NEW YORK (THE JEWISH WEEK) — In further signs that the deepening recession is having a major impact on Jewish institutions of higher education, two major schools announced tuition freezes and budget cuts, and Brandeis University is taking the highly unusual step of selling off its prized contemporary art collection.
“This is one of the more challenging moments in recent history,” said Arnold Eisen, the chancellor of the Jewish Theological Seminary.
The seminary has cut its current budget by $2 million and, Eisen said, “we are making further cuts in the budget for this year and will continue to do so in 2009-2010.”
Yeshiva University will undertake a series of “belt-tightening” measures in a bid to reduce expenses by about 15 percent in the next academic year, said Hillel Davis, vice president of university life, on Monday.
Most of the cuts are expected to be in the administrative area. Meanwhile, tuition for undergraduate students will be frozen next year at this year’s level. Students at Yeshiva College, Stern College for Women and the Sy Syms School of Business are affected.
Both JTS and Yeshiva said that although they were freezing undergraduate tuition, no decision has been made about tuition at their graduate schools.
Officials at Brandeis in Waltham, Mass., said that budget woes had compelled the university to close its Rose Art Museum and sell the “large amount of modern and contemporary art” it houses. The museum opened in 1961.
“We’re reaching out to the donors [of the artwork] to inform them of our plans,” said Dennis Nealon, a university spokesman.
Although the university has not placed a value on the art, one art expert said it was worth as much as $300 million. The art is to be sold at auction, with the proceeds reinvested in the university to combat the economic crisis. The collection, which numbers more than 8,000 objects, includes the work of Willem de Kooning, Roy Lichtenstein, Andy Warhol and Helen Frankenthaler.
“These are extraordinary times,” Judah Reinharz, Brandeis’ president, said in a statement. “We cannot control or fix the nation’s economic problems. We can only do what we have been entrusted to do — act responsibly, with the best interests of our students and their futures foremost in mind.”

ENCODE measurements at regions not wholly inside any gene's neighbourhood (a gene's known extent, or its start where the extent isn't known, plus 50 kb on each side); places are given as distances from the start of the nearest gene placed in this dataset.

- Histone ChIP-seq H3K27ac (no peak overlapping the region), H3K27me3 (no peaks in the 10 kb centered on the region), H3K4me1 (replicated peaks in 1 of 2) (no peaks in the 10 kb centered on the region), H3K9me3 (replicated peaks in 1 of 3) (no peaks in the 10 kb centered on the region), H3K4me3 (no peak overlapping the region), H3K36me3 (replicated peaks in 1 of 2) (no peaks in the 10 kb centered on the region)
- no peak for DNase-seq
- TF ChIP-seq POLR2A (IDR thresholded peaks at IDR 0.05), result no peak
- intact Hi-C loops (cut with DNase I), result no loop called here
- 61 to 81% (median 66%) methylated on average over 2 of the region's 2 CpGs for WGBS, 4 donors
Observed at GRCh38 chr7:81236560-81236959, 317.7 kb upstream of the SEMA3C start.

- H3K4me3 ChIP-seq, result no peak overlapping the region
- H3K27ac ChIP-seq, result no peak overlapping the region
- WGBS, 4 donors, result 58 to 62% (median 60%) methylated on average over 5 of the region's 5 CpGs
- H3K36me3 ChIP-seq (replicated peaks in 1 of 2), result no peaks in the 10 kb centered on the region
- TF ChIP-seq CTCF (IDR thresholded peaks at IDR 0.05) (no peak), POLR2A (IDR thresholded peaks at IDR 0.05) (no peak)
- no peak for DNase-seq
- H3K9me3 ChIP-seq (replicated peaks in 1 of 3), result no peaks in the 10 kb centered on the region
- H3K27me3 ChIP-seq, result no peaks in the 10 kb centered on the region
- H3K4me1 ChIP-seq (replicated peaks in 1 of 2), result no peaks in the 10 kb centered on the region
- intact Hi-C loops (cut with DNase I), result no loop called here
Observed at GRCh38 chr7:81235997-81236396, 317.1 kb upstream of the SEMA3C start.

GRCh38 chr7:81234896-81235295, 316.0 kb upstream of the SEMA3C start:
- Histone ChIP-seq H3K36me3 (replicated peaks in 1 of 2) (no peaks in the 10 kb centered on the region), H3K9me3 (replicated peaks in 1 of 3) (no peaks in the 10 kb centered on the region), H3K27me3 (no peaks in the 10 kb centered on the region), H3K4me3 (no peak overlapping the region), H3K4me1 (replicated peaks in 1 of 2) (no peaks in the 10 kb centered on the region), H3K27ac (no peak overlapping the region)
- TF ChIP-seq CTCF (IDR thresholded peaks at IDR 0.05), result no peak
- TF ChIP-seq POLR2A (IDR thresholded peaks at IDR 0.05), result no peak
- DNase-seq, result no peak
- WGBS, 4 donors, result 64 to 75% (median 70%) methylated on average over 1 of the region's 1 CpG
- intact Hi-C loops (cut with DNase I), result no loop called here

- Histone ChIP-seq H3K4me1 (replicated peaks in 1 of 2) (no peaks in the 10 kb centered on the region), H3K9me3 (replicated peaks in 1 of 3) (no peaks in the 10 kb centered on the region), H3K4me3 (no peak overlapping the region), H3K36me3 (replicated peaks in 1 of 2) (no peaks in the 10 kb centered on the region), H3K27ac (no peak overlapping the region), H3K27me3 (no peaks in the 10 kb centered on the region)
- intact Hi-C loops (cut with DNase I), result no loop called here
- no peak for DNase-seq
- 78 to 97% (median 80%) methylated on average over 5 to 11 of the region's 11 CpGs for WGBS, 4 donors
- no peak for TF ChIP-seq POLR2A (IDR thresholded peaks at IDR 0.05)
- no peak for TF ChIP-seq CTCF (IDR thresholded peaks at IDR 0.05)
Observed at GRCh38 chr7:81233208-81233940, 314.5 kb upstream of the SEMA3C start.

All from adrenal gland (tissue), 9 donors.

Plans call for closing the museum by late this summer and turning the space into a fine arts teaching center with studio space and an exhibition gallery. (The New York Times reported Wednesday that the Massachusetts attorney general’s office is investigating Brandeis’ decision to sell off the collection.)
These steps are just the latest in a series of actions universities and Jewish institutions are taking to deal with the growing recession that saw at least eight companies cut more than 75,000 jobs worldwide this week — on top of the 2.6 million jobs lost last year in the United States alone. Earlier this month, Hadassah announced that it was laying off 80 employees, approximately a quarter of its national staff, in a restructuring effort.
A spokeswoman for Hebrew Union College-Jewish Institute of Religion said no decisions have been made regarding next year’s budget.
Tuition for Yeshiva University’s 2,300 undergraduate students is $31,594 each year. Davis said that although the university will be cutting expenses by 15 percent in the next academic year, it also would be attempting to raise another $5 million in scholarship money for students, increasing the amount of scholarships to $35 million. About 70 percent of the students receive financial aid.
“This is in response to the current economic crisis that our parents are facing,” Davis said. “We’re particularly sensitive to the unique needs of our undergraduate students, the vast majority of whom are paying day school tuition for their other children.”
Davis said Yeshiva would like to increase its undergraduate enrollment because tuition makes up 35 percent of its operating budget. But since the university’s “appeal is to the graduates of yeshivas and day schools,” it cannot hope to attract the number of applications other private schools receive.
“We attract students who are interested in a double curriculum — secular and religious studies,” he said.
Although some universities are considering cutting a number of adjunct professors next year, Davis said Yeshiva was “doing the best we can to protect the integrity of the academic offerings.”
He said the university might not know until mid-February how it would reduce expenses by about 15 percent, but he said Yeshiva was looking to cut the money from administrative expenses “to protect the number of class offerings, the quality of offerings and the number of professors.”
The budget-tightening measures come just three weeks after Yeshiva announced that the university lost its $14.5 million investment with Bernard Madoff, who has admitted to running a Ponzi scheme that cost investors more than $50 billion.
Yeshiva’s investment was said to have grown to $110 million at the time of Madoff’s arrest. The university’s endowment, taking into account the Madoff loss, was estimated earlier this year at $1.2 billion, down from $1.7 billion on Jan. 1, 2008. The loss of 28 percent compares with a Dow Jones loss of 32 percent.
Of the situation at JTS, Eisen said in a statement, “The current economic climate has of course impacted The Jewish Theological Seminary, as it has all other institutions of higher education, nonprofits in general, and many for-profit companies. JTS has been acting vigorously since last spring to cut expenses while minimizing the impact of the economic downturn on the core mission and long-term health of the institution.
“We remain committed to our core mission and core values even as we using these challenging times as an opportunity to transfigure and innovate,” he added. “JTS entered this period of uncertainty in sound financial condition, and we are determined to exit it even stronger.”
(Stewart Ain is a staff writer for The New York Jewish Week.)